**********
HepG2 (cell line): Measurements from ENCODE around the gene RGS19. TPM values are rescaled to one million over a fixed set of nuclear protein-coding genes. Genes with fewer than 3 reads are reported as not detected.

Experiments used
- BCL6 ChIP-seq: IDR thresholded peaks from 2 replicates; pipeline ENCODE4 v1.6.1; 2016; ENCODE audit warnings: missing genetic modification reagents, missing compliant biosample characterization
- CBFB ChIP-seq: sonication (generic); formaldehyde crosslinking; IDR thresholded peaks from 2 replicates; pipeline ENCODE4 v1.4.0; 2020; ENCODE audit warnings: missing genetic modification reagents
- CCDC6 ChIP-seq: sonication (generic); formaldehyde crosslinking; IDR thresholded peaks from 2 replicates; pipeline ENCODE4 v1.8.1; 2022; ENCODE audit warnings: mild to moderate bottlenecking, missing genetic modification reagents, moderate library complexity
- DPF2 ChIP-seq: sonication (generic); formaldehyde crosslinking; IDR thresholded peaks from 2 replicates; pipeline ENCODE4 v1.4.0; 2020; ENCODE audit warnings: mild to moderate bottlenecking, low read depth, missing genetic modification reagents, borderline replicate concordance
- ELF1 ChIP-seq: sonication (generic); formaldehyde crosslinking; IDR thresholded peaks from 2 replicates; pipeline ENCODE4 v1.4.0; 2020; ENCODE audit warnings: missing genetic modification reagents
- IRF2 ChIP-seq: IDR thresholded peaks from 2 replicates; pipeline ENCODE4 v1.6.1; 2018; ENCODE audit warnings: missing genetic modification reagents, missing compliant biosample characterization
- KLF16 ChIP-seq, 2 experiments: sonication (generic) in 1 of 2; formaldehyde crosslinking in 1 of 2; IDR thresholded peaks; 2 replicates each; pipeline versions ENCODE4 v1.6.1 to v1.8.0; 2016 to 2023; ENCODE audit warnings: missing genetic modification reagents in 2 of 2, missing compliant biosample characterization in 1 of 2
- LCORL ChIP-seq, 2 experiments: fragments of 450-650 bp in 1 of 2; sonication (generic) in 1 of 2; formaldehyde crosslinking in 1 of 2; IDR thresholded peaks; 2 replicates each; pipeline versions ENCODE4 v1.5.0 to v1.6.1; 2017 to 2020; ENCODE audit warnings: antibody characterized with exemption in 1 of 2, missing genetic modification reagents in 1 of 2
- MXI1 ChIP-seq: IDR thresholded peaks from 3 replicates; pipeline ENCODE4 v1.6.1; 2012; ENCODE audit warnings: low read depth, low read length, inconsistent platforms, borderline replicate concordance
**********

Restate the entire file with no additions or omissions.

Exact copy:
HepG2 (cell line): Measurements from ENCODE around the gene RGS19. TPM values are rescaled to one million over a fixed set of nuclear protein-coding genes. Genes with fewer than 3 reads are reported as not detected.

Experiments used
- BCL6 ChIP-seq: IDR thresholded peaks from 2 replicates; pipeline ENCODE4 v1.6.1; 2016; ENCODE audit warnings: missing genetic modification reagents, missing compliant biosample characterization
- CBFB ChIP-seq: sonication (generic); formaldehyde crosslinking; IDR thresholded peaks from 2 replicates; pipeline ENCODE4 v1.4.0; 2020; ENCODE audit warnings: missing genetic modification reagents
- CCDC6 ChIP-seq: sonication (generic); formaldehyde crosslinking; IDR thresholded peaks from 2 replicates; pipeline ENCODE4 v1.8.1; 2022; ENCODE audit warnings: mild to moderate bottlenecking, missing genetic modification reagents, moderate library complexity
- DPF2 ChIP-seq: sonication (generic); formaldehyde crosslinking; IDR thresholded peaks from 2 replicates; pipeline ENCODE4 v1.4.0; 2020; ENCODE audit warnings: mild to moderate bottlenecking, low read depth, missing genetic modification reagents, borderline replicate concordance
- ELF1 ChIP-seq: sonication (generic); formaldehyde crosslinking; IDR thresholded peaks from 2 replicates; pipeline ENCODE4 v1.4.0; 2020; ENCODE audit warnings: missing genetic modification reagents
- IRF2 ChIP-seq: IDR thresholded peaks from 2 replicates; pipeline ENCODE4 v1.6.1; 2018; ENCODE audit warnings: missing genetic modification reagents, missing compliant biosample characterization
- KLF16 ChIP-seq, 2 experiments: sonication (generic) in 1 of 2; formaldehyde crosslinking in 1 of 2; IDR thresholded peaks; 2 replicates each; pipeline versions ENCODE4 v1.6.1 to v1.8.0; 2016 to 2023; ENCODE audit warnings: missing genetic modification reagents in 2 of 2, missing compliant biosample characterization in 1 of 2
- LCORL ChIP-seq, 2 experiments: fragments of 450-650 bp in 1 of 2; sonication (generic) in 1 of 2; formaldehyde crosslinking in 1 of 2; IDR thresholded peaks; 2 replicates each; pipeline versions ENCODE4 v1.5.0 to v1.6.1; 2017 to 2020; ENCODE audit warnings: antibody characterized with exemption in 1 of 2, missing genetic modification reagents in 1 of 2
- MXI1 ChIP-seq: IDR thresholded peaks from 3 replicates; pipeline ENCODE4 v1.6.1; 2012; ENCODE audit warnings: low read depth, low read length, inconsistent platforms, borderline replicate concordance